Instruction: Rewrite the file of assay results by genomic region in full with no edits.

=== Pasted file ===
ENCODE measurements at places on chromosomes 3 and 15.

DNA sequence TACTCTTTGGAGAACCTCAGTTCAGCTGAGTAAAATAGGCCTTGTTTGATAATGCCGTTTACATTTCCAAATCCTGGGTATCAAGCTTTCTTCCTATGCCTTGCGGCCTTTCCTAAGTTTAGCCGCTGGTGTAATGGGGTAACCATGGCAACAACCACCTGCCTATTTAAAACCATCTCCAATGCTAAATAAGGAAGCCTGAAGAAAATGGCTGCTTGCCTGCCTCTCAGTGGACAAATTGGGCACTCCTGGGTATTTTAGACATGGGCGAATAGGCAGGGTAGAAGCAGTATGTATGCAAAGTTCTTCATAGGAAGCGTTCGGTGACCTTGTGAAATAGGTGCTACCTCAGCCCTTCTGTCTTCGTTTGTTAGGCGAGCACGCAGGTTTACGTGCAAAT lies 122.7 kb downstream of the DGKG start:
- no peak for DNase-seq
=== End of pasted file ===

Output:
ENCODE measurements at places on chromosomes 3 and 15.

DNA sequence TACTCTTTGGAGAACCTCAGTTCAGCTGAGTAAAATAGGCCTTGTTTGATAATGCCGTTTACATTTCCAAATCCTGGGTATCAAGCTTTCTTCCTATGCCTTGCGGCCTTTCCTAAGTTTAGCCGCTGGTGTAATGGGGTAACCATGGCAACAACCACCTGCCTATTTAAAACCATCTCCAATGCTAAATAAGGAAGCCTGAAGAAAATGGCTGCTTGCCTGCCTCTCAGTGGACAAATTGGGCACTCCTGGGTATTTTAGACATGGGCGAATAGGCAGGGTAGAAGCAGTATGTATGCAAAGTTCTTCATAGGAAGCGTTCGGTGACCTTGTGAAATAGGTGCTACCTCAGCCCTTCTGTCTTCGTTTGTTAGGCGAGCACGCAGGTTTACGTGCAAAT lies 122.7 kb downstream of the DGKG start:
- no peak for DNase-seq